“Bias” refers to an innate tendency to give preferential treatment to some people over others, consciously or unconsciously, as a result past experiences and perceptions. Every management and HR decision has the potential to suffer from bias. Whom to hire, whom to promote, how much of a raise or bonus to give someone, whom to move to a new position—these are all important decisions that may be influenced by bias. Human beings’ biases are based on prejudice, experience, credentials, or other factors that may or may not be pertinent in a fully inclusive company.
The purpose of discussing bias is to help the organization reduce bias. For example, a company may find that its executives all have engineering degrees and therefore conclude that they will always have a bias toward hiring people with engineering backgrounds. Another manager may dislike women on their team may be biased against female candidates. These human biases must be neutralized through data, committee decisions, and in some cases “blind” candidates (removing picture, gender, or name).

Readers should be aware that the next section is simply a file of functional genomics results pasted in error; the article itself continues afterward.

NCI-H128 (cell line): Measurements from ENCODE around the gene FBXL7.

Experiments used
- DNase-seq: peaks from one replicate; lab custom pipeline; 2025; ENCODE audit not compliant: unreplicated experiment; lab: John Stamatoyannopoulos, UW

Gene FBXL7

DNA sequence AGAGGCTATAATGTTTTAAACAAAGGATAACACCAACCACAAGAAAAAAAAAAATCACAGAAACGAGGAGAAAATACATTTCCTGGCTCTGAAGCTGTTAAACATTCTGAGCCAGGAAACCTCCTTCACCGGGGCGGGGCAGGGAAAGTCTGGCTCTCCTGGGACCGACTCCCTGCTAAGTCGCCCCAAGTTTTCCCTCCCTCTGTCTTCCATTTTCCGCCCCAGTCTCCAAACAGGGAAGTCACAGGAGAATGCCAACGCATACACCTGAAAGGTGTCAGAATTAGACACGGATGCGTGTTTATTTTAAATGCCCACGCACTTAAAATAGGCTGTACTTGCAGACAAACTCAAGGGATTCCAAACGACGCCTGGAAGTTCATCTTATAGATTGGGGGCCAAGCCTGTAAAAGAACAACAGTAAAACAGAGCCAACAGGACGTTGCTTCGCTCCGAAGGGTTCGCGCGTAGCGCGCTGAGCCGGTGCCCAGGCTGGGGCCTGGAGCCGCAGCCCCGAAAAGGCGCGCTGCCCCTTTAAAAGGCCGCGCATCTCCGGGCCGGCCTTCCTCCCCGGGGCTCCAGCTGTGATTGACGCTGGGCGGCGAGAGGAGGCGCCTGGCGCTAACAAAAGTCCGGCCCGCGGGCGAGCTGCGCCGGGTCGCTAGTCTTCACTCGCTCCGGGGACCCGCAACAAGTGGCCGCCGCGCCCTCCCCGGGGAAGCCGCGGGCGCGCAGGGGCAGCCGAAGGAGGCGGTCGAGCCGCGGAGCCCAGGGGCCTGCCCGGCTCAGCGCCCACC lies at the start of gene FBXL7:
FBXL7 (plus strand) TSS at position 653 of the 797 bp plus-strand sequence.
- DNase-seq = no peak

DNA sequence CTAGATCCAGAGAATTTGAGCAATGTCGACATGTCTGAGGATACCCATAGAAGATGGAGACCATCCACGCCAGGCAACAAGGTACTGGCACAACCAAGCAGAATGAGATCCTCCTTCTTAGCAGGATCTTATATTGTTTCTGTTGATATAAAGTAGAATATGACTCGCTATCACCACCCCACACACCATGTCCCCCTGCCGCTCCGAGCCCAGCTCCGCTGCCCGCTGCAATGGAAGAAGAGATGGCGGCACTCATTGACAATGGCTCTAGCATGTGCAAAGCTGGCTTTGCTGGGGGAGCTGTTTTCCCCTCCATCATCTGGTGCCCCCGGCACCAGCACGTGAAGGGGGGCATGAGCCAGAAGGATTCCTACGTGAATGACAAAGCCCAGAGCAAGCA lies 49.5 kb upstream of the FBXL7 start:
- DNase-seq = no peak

AI and matching systems are also biased. Any AI or algorithmic matching system (or recommendation system) is only as “smart” as the data behind it, so companies must be careful not to assume that AI-enabled decisions are not biased. The way to prevent this is to buy software that has been validated against large numbers of people, look for “white-box” AI (systems that tell you why they are making a recommendation so you can see what factors are included), and systems that let you “train the system” or “weight decisions” to prevent racial, gender, age, or other forms of bias.
Build your HR capabilities.
Close skill gaps and increase you or your team's earning potential — Start today by browsing our wide range of courses tailored for HR professionals around the world.Explore the Academy